The guy’s name is Matthew, and he’s playing host today, showing off the way of life in a typical Fijian village. It’s nothing special on the eye – a few houses scattered at random in a jungle clearing, a large community hall and the inevitable church in this deeply Christian land. Nalebaleba is actually close to where one of the first Methodist missionaries to Fiji, Thomas Baker, met his untimely death in 1867 – slaughtered and eaten by a local tribe. Future missionaries apparently received a warmer reception.

    As a form of welcome we’re ushered into a small room where the village’s elders are gathered cross-legged on woven mats, and told to sit facing them, men to the front. The Fijians then sing, voices rumbling with rich timbre, before mixing up a bowl of kava, the traditional drink brewed from a tree root, and passing the cup around to their visitors. “This is your home,” says Matthew. “You are welcome.”

    This, you realise, is real. As real as the kids who keep peering around the door and darting off, giggling, when they’re sprung by one of the older folk. This doesn’t feel cheesy, like a long-forgotten ceremony performed as a vaudeville act. It feels like a daily ritual.

    The visit is rounded out with lunch in the village hall, the simple meal of chicken, fish and vegetables eaten on the floor to the soundtrack of 10 men running through the Nalebaleba songbook. Again, it doesn’t seem forced. You get the feeling these guys would be sitting and eating and singing regardless of the presence of the guests in their midst.

    People travel across whole continents for experiences like this. They seek out far-flung African villages for slices of a life much simpler, led the same way it has been for centuries. And yet this is just a short boat ride from those resorts with all their stars.


    Island time. Credit - Shutterstock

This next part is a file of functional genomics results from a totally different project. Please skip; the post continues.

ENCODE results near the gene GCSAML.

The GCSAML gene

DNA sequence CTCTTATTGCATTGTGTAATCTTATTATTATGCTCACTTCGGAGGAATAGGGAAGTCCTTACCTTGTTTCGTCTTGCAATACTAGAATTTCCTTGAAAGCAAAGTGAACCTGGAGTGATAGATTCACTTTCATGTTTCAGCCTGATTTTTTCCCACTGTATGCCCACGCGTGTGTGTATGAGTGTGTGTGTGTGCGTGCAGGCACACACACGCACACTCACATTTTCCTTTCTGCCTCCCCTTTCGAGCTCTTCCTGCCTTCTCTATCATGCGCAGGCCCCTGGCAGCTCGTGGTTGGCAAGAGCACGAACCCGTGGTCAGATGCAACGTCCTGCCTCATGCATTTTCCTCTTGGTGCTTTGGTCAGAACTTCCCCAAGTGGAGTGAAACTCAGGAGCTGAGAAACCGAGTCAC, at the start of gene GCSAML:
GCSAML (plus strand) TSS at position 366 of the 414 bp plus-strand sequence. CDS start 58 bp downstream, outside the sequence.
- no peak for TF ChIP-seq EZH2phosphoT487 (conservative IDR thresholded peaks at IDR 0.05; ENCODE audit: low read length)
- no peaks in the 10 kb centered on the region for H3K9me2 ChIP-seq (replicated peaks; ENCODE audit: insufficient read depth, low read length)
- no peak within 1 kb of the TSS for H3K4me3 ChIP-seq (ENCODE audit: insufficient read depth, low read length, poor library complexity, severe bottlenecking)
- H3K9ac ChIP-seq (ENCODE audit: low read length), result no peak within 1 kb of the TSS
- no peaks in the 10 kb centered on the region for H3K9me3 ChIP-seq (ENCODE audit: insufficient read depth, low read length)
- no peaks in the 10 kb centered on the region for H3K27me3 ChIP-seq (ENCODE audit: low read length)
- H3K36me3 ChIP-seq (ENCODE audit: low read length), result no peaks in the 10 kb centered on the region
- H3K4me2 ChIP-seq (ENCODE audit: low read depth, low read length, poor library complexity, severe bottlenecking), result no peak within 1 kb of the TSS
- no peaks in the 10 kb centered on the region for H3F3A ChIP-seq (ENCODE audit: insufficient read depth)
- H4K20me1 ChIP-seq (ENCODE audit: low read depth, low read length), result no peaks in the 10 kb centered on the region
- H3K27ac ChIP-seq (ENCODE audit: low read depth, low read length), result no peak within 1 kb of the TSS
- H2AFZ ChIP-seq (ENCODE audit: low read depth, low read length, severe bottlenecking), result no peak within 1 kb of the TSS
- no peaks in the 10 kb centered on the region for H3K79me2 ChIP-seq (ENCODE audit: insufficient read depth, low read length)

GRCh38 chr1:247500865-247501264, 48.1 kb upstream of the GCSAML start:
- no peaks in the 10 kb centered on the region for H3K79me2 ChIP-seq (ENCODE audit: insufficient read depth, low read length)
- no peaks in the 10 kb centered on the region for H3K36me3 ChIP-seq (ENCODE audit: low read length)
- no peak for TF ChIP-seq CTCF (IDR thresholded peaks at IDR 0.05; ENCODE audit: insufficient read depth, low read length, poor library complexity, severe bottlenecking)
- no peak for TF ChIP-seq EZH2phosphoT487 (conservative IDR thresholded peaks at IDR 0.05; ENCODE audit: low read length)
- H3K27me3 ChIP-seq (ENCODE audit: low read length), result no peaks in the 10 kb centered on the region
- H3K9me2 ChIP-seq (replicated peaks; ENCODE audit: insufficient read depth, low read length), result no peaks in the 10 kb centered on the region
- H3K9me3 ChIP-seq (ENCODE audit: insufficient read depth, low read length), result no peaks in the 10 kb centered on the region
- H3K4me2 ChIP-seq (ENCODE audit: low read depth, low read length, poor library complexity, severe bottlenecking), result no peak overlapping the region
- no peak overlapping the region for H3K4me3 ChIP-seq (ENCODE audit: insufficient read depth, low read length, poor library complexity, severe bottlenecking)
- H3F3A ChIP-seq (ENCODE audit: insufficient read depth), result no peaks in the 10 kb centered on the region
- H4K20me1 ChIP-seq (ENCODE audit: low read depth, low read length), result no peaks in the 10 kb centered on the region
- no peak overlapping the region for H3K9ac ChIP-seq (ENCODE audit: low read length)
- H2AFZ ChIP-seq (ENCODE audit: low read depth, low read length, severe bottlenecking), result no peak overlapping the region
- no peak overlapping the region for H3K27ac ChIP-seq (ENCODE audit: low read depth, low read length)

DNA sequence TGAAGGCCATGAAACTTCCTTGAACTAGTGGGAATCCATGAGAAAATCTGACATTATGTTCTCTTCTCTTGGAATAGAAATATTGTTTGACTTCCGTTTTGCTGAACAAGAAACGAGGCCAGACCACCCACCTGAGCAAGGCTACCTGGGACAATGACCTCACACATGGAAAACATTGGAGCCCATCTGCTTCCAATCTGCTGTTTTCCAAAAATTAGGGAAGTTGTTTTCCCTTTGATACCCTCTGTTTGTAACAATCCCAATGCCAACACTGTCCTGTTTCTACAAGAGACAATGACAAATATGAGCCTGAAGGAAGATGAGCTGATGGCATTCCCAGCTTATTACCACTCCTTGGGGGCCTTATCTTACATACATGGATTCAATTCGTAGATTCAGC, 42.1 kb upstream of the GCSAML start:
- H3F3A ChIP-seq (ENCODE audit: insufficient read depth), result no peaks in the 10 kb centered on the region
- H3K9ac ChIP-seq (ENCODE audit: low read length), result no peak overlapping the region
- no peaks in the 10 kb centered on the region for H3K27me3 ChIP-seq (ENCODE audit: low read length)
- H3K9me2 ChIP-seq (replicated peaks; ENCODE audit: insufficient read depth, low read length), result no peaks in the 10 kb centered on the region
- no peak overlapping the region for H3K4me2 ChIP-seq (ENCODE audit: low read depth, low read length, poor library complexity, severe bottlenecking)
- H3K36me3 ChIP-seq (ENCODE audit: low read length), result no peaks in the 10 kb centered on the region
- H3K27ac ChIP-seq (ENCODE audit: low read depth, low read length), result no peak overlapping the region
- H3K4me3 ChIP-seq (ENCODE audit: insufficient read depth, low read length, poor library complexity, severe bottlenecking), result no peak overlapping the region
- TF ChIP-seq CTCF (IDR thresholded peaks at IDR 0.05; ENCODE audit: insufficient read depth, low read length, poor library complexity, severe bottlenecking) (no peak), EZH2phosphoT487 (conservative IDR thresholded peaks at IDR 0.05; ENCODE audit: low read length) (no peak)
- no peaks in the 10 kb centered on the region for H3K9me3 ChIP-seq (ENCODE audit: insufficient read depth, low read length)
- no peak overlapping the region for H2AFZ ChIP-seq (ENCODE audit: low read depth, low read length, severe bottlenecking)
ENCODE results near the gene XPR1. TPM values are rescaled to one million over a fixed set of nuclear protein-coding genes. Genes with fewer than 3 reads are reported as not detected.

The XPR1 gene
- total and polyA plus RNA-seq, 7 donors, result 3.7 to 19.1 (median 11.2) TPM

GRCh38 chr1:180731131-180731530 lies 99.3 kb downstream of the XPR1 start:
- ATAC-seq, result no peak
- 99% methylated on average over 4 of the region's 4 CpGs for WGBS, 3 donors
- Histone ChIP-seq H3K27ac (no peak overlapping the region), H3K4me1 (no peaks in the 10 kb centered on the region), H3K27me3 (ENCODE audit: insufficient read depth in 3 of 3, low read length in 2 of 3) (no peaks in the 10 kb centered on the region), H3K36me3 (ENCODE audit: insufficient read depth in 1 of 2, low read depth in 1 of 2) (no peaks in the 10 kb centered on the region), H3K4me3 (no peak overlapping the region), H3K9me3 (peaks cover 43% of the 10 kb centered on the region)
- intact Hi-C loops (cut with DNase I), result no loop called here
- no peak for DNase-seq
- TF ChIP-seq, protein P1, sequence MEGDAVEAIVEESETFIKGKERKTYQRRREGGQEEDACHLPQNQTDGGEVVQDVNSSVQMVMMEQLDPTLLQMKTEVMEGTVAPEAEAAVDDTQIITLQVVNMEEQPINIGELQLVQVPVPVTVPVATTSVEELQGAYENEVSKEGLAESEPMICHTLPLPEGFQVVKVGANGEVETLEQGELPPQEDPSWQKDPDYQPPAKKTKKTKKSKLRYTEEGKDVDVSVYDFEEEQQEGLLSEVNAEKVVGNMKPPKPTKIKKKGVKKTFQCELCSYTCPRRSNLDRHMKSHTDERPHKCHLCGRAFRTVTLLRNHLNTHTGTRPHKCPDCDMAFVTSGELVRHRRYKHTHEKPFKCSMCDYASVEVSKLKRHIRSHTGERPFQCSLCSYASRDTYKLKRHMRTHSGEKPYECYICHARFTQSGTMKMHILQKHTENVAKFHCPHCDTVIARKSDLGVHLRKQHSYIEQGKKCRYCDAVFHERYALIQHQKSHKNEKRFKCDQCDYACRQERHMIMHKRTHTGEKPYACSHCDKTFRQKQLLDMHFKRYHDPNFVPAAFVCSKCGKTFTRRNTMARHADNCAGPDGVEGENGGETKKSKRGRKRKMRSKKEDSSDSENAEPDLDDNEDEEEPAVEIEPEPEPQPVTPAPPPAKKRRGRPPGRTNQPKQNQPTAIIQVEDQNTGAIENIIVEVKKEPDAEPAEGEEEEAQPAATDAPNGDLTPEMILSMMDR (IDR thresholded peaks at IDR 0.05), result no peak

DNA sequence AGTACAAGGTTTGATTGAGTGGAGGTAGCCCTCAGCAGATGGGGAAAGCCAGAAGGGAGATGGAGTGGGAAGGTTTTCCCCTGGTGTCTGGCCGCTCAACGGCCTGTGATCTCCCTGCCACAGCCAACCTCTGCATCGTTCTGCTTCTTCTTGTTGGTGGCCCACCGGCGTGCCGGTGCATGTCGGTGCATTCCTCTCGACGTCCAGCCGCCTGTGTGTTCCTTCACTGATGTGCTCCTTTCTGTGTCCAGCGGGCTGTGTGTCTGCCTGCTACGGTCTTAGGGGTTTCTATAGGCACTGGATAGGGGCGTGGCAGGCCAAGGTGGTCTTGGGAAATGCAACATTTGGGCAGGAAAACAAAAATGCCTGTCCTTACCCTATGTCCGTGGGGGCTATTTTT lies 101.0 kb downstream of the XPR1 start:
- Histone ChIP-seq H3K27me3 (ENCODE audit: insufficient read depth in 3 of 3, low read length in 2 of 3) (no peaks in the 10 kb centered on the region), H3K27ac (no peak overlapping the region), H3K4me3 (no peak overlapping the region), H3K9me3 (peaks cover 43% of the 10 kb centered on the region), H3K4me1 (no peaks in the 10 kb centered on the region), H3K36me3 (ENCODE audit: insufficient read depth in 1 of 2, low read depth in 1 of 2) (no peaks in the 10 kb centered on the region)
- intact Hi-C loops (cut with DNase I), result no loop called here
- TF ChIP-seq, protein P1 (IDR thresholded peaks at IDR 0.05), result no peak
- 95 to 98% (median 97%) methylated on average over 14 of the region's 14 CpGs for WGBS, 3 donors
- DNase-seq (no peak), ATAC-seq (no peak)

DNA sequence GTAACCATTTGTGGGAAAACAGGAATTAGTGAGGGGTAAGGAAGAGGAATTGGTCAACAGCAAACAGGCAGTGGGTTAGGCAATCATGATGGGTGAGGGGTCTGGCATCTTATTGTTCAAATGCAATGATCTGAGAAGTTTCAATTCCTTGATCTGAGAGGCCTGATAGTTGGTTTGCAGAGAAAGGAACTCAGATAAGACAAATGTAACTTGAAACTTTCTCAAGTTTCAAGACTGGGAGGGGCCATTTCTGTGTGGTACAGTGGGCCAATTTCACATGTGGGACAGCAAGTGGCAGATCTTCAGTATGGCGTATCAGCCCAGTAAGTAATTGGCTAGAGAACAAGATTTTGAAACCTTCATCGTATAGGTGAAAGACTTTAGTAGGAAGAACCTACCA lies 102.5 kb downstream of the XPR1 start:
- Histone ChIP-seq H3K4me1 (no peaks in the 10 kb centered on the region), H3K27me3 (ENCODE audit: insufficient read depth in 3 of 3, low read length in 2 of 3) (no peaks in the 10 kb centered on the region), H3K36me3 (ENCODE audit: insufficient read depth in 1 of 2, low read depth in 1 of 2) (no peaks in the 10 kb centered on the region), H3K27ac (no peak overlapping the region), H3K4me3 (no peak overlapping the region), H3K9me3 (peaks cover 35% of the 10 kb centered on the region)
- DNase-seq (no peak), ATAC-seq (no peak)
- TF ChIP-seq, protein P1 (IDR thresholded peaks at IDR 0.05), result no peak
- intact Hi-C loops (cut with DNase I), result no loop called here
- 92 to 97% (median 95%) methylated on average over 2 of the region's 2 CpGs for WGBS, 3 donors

Day three, and Fiji is seeping into the bones. Things don’t happen when you expect them to here. Some call it ‘Fiji time’ or ‘bula time’ – whatever, things don’t get done when you think they will. They get done when they get done. But it doesn’t seem to matter.

    I’ve moved to Bounty Island, the budget travellers’ version of the Fijian island resort experience. There are no jet skis out the front or parasailers cruising past – just a beachside shack that acts as a restaurant, and a pool surrounded by board-shorted and bikinied backpackers. The sun’s out, life is good, and the dive shop is on bula time.

    “Maybe we can do a scuba dive tomorrow,” Romano, the dive master, shrugs. “There is one other girl here who might want to dive, so if she decides to go, then we can dive.”
    “Oh, so when will we know?”
    “When she decides.”

    That’s the way things work around here – they don’t, really. You just take it as it comes. One hour into my stay on Bounty and I’ve ditched my watch. Two hours in and I’ve forgotten what day it is. After three hours I’ve stopped wearing shoes. Even thongs feel too formal.

    Tonight we sit around the wooden tables in the restaurant and eat buffet food while the island’s manager, Suka – another huge Fijian in a flowery shirt – leads the staff through more traditional songs. Again, nothing feels too forced. They’d be doing exactly this if the island was empty.